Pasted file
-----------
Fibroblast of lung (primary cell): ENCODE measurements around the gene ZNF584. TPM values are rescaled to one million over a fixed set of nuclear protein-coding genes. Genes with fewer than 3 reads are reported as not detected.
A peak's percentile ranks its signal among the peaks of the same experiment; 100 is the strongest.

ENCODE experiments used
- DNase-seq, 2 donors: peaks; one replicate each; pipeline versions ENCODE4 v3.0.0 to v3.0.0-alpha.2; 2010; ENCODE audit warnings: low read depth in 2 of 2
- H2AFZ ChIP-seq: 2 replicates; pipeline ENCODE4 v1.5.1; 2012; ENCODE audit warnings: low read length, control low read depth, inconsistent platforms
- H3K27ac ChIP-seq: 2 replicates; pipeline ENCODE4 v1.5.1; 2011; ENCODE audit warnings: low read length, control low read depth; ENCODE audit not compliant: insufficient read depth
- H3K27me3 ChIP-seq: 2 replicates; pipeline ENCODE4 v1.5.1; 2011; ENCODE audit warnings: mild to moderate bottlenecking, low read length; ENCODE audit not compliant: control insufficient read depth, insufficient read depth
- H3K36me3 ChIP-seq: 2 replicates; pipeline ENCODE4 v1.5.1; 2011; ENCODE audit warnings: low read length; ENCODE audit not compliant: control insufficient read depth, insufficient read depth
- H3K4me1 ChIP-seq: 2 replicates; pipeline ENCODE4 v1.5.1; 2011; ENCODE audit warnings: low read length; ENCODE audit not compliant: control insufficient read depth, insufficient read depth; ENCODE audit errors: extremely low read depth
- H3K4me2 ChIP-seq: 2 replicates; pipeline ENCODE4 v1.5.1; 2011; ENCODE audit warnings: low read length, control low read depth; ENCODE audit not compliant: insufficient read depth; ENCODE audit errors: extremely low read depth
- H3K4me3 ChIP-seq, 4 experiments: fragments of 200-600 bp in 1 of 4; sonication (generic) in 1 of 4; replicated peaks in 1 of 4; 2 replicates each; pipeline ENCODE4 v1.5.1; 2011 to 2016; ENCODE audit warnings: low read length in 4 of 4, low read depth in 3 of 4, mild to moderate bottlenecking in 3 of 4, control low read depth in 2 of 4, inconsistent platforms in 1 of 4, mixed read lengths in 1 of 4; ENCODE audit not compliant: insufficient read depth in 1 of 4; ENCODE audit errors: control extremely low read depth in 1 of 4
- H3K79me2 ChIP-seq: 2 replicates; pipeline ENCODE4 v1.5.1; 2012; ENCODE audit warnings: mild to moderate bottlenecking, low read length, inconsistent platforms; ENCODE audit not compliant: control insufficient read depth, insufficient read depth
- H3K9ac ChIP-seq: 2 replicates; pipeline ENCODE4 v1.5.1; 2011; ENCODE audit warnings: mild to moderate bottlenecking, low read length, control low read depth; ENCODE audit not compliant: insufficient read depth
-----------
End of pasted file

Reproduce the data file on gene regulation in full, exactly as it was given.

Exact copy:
Fibroblast of lung (primary cell): ENCODE measurements around the gene ZNF584. TPM values are rescaled to one million over a fixed set of nuclear protein-coding genes. Genes with fewer than 3 reads are reported as not detected.
A peak's percentile ranks its signal among the peaks of the same experiment; 100 is the strongest.

ENCODE experiments used
- DNase-seq, 2 donors: peaks; one replicate each; pipeline versions ENCODE4 v3.0.0 to v3.0.0-alpha.2; 2010; ENCODE audit warnings: low read depth in 2 of 2
- H2AFZ ChIP-seq: 2 replicates; pipeline ENCODE4 v1.5.1; 2012; ENCODE audit warnings: low read length, control low read depth, inconsistent platforms
- H3K27ac ChIP-seq: 2 replicates; pipeline ENCODE4 v1.5.1; 2011; ENCODE audit warnings: low read length, control low read depth; ENCODE audit not compliant: insufficient read depth
- H3K27me3 ChIP-seq: 2 replicates; pipeline ENCODE4 v1.5.1; 2011; ENCODE audit warnings: mild to moderate bottlenecking, low read length; ENCODE audit not compliant: control insufficient read depth, insufficient read depth
- H3K36me3 ChIP-seq: 2 replicates; pipeline ENCODE4 v1.5.1; 2011; ENCODE audit warnings: low read length; ENCODE audit not compliant: control insufficient read depth, insufficient read depth
- H3K4me1 ChIP-seq: 2 replicates; pipeline ENCODE4 v1.5.1; 2011; ENCODE audit warnings: low read length; ENCODE audit not compliant: control insufficient read depth, insufficient read depth; ENCODE audit errors: extremely low read depth
- H3K4me2 ChIP-seq: 2 replicates; pipeline ENCODE4 v1.5.1; 2011; ENCODE audit warnings: low read length, control low read depth; ENCODE audit not compliant: insufficient read depth; ENCODE audit errors: extremely low read depth
- H3K4me3 ChIP-seq, 4 experiments: fragments of 200-600 bp in 1 of 4; sonication (generic) in 1 of 4; replicated peaks in 1 of 4; 2 replicates each; pipeline ENCODE4 v1.5.1; 2011 to 2016; ENCODE audit warnings: low read length in 4 of 4, low read depth in 3 of 4, mild to moderate bottlenecking in 3 of 4, control low read depth in 2 of 4, inconsistent platforms in 1 of 4, mixed read lengths in 1 of 4; ENCODE audit not compliant: insufficient read depth in 1 of 4; ENCODE audit errors: control extremely low read depth in 1 of 4
- H3K79me2 ChIP-seq: 2 replicates; pipeline ENCODE4 v1.5.1; 2012; ENCODE audit warnings: mild to moderate bottlenecking, low read length, inconsistent platforms; ENCODE audit not compliant: control insufficient read depth, insufficient read depth
- H3K9ac ChIP-seq: 2 replicates; pipeline ENCODE4 v1.5.1; 2011; ENCODE audit warnings: mild to moderate bottlenecking, low read length, control low read depth; ENCODE audit not compliant: insufficient read depth